I wanted to compute some hash values in a very particular way, and couldn’t find any existing implementations. The special circumstances were:
- The keys are short (not sure exactly what size they’ll end up, but almost certainly in the 12-40 byte range).
- The keys all of the same length.
- I know the length at compile time.
- I have a batch of keys to process at once.
Given the above constraints, it seems obvious that doing multiple keys in a batch with SIMD could speed thing up over computing each one individually. Now, typically small data sizes aren’t a good sign for SIMD. But that’s not the case here, since the core problem parallelizes so neatly.
Before heading off into the weeds with the details, below are a couple of pretty graphs showing performance with different key sizes for a few different implementations: CityHash64 since it’s been my default hash function for years, xxHash64 since my parallel implementation was based on xxHash32, and MetroHash64 since I saw people suggesting it was the fastest option for small keys. I did not include FarmHash since it was consistently slower than CityHash for all key sizes.
Finally, to isolate the benefits of specializing for the statically known key sizes, I’ve included a scalar version of xxHash32. It has exactly the same structure as the parallel version, except for not using SIMD [ ].
All implementations computed hashes for the same number of keys; the parallel implementations did it 8 keys at a time, the others did them sequentially. The tests were run on a i7-6700 and GCC 6.3.0, with
-O3 -march=native -fno-strict-aliasing . The benchmark code is in the repository, but you’ll need to bring your own copies of the external hash table libraries.
First, let’s look at the time take per key for key sizes relevant to my use case (this graph is 4-72 bytes, but as mentioned before the most interesting range for me is around 12-40 bytes):
That looks pretty nice, with very significant speedups compared to the alternatives on all the key sizes. With larger key sizes the parallel Murmur3 (my first try) quickly runs out of steam, but the parallel xxHash32 stayed ahead of the pack. We’ll switch to showing time per byte rather than byte per key here.
And at 512 bytes or so, the speed per byte has flattened out completely and stops changing:
Don’t look under the rug
So what are the downsides? Why wouldn’t everyone use this?
The most glaring issue problem is that most applications don’t do hash computations in parallel. Either it’s going to be fundamentally impossible, or at least it will require a major restructuring.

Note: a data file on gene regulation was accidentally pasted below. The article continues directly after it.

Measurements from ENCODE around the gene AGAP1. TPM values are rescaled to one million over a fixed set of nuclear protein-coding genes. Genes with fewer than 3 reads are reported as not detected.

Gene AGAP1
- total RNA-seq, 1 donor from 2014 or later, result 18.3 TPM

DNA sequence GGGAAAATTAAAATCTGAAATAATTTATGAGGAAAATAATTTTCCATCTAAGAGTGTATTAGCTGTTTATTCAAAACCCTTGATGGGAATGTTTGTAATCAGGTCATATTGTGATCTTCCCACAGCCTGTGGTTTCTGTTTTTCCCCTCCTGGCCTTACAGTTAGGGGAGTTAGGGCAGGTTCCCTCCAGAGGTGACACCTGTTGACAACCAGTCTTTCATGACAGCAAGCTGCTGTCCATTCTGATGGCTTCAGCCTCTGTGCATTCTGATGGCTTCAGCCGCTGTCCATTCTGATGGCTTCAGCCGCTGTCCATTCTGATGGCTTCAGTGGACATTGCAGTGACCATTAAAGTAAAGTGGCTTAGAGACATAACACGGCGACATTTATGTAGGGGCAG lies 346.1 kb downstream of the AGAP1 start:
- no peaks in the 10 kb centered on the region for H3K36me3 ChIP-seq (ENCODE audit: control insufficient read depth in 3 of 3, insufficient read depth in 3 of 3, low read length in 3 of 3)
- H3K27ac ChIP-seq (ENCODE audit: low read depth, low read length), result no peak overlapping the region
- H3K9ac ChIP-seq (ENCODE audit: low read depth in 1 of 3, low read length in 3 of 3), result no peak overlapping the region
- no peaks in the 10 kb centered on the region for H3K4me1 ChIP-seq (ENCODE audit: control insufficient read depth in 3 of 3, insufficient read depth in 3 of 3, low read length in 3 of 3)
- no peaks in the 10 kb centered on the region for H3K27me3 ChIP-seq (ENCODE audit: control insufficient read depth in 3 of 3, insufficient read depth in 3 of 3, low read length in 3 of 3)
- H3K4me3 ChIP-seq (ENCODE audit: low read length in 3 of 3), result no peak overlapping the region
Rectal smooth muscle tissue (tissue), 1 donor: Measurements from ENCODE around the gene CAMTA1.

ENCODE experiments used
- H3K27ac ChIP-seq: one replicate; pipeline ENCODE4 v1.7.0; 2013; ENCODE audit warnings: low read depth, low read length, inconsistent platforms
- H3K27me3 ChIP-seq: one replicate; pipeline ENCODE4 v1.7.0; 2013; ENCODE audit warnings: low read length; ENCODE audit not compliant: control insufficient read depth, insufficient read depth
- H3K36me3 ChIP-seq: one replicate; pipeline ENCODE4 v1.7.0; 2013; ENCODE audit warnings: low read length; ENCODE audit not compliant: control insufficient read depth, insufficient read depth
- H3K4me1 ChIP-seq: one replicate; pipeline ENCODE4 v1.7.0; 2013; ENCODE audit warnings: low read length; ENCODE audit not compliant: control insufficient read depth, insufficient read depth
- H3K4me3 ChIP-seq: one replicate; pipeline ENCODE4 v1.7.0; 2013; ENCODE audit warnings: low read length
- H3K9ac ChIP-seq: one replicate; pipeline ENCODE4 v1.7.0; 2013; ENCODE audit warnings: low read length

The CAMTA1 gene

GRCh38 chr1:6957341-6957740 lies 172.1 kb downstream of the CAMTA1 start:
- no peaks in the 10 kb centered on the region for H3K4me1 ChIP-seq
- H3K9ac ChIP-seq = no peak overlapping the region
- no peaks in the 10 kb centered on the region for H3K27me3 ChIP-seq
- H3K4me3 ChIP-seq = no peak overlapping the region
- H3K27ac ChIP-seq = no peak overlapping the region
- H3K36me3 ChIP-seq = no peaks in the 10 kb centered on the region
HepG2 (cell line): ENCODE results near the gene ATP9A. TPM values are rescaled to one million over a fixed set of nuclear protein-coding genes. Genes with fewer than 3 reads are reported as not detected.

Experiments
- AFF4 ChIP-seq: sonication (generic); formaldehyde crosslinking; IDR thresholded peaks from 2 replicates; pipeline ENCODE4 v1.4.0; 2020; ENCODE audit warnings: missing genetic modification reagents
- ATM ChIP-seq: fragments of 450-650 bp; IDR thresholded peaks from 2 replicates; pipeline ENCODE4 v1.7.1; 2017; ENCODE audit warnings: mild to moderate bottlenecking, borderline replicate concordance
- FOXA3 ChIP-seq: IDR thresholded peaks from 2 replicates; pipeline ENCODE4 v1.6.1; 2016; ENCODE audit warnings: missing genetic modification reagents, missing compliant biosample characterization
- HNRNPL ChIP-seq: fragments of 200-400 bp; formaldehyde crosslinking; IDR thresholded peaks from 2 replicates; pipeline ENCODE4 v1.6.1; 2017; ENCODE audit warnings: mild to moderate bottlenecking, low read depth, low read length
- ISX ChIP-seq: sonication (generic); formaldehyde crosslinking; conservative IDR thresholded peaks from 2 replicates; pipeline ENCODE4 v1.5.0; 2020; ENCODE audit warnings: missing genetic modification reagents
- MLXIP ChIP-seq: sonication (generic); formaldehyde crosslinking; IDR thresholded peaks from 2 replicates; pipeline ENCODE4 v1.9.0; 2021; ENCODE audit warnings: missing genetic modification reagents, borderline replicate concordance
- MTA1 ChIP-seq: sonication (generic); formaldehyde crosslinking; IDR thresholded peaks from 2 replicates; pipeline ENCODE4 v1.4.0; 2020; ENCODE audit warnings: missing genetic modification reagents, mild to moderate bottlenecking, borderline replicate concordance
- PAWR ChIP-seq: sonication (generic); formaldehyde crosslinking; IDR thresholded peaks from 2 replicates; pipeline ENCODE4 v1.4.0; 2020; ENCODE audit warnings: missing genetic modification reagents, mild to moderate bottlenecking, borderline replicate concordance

Second, I’ve swept a small detail under the rug: the parallel implementations were using column-major order for the data. It’s the natural way to structure this. The timings above do not include a row-major to column-major conversion step. That’s because my application was already using column-major anyway. But if that weren’t the case, it’s totally possible that the conversion step would wipe away a good chunk of the gains. (What about scatter-gather? See below).
Third, I suspect that most uses of hash tables use strings as keys. This code will not work at all in that use case. Not only do the sizes of keys have to be statically known, but (another detail I skimmed over above) they also need to be a multiple of 4 bytes long. Basically, I want to use structures as hash keys; not sure how many other people also need that.
And fourth, the parallel implementations were using the 32-bit variants of the algorithms due to reasons that I’ll explain later. That does not make the benchmarks unfair (the 64-bit versions are faster than the 32-bit ones). But some applications will need those extra bits in the hash value. This code can’t provide it.
So while this should work fine for me (though that still remains to be seen), it might not be a very large ecological niche.
What’s interesting about this?
Converting from the scalar version to the parallel version is a fairly mindless process, not many insights to be had in that part. But while doing this, I bumped into some interesting aspects on the periphery.
All the fast and high quality hash functions I looked at seemed to be descendants of Murmur, and used rotates as their primitive of choice for moving bits down. This is most likely because x86 has a dedicated rotate instruction, while most other methods require two instructions, e.g. shift+xor. For AVX that’s not the case, and you need to synthesize the rotate from two shifts and a xor/or.
Based on some quick testing, a single-instruction replacement could give a 40% speedup, and a two instruction replacement a 20% speedup. There’s not a huge number of single instruction options available though: horizontal 16-bit addition/subtraction, or the 8-bit shuffles. I suspect neither would work very well due to the effects aligning at an 8 bit boundary. With two instructions a shift+xor is probably the best option. Would be interesting to see if the best speed/quality tradeoff is different for AVX than for x86.